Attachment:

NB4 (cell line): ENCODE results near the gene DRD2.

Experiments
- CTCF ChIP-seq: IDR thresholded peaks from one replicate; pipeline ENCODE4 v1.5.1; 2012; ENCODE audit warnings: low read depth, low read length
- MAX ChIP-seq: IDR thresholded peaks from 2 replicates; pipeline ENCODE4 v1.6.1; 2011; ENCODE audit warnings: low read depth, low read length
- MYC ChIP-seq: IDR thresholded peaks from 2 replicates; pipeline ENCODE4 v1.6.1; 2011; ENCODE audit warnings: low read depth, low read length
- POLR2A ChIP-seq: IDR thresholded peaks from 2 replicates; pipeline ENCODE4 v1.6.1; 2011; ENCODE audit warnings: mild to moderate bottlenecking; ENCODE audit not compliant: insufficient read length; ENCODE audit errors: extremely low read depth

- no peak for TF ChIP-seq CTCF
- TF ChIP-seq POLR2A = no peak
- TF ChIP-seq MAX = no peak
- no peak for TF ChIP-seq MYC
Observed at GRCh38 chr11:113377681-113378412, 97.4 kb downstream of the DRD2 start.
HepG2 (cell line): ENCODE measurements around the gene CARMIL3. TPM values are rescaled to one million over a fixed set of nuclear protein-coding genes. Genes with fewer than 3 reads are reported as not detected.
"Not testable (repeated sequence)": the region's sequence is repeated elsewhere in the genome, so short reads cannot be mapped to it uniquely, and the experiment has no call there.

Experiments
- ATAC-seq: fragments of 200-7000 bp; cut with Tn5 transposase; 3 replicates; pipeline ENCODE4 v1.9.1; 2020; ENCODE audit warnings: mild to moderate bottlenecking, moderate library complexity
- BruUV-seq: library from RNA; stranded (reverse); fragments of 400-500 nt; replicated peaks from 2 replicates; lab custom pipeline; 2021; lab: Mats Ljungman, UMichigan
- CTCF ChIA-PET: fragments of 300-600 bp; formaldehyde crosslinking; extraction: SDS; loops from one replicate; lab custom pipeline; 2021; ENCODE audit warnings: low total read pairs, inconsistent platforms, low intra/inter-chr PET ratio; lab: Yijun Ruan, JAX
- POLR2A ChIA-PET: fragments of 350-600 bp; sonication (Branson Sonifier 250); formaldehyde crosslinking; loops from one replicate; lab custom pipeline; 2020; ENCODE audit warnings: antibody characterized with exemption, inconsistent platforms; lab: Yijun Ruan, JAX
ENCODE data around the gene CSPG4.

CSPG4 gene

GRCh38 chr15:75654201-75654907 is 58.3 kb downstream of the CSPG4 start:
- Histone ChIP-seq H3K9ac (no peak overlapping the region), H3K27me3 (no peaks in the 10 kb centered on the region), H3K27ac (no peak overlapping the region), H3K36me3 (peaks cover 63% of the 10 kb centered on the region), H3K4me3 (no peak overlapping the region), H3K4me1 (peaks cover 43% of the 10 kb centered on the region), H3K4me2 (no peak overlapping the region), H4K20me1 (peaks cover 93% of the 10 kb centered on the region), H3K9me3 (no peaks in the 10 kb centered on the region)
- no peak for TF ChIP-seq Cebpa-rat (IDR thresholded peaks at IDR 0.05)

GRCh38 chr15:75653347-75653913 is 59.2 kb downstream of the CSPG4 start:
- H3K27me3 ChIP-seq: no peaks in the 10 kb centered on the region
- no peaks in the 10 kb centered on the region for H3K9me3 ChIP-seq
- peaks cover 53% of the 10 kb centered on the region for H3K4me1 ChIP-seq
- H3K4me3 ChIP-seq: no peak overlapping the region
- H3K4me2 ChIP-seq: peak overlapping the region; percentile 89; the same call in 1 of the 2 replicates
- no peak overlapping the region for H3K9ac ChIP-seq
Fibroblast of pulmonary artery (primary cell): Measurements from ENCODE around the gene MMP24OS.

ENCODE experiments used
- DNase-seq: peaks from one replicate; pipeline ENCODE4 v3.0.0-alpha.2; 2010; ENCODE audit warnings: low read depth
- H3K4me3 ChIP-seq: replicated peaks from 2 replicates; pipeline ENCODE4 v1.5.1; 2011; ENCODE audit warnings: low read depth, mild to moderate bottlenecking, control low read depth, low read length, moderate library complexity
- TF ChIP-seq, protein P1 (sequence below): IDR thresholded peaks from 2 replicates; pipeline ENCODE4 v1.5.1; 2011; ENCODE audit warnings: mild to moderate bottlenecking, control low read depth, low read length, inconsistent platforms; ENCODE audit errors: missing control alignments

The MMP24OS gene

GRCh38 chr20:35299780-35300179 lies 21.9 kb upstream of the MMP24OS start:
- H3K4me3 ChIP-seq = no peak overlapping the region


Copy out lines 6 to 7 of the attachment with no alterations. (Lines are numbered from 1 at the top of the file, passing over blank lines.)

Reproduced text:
- POLR2A ChIP-seq: IDR thresholded peaks from 2 replicates; pipeline ENCODE4 v1.6.1; 2011; ENCODE audit warnings: mild to moderate bottlenecking; ENCODE audit not compliant: insufficient read length; ENCODE audit errors: extremely low read depth

- no peak for TF ChIP-seq CTCF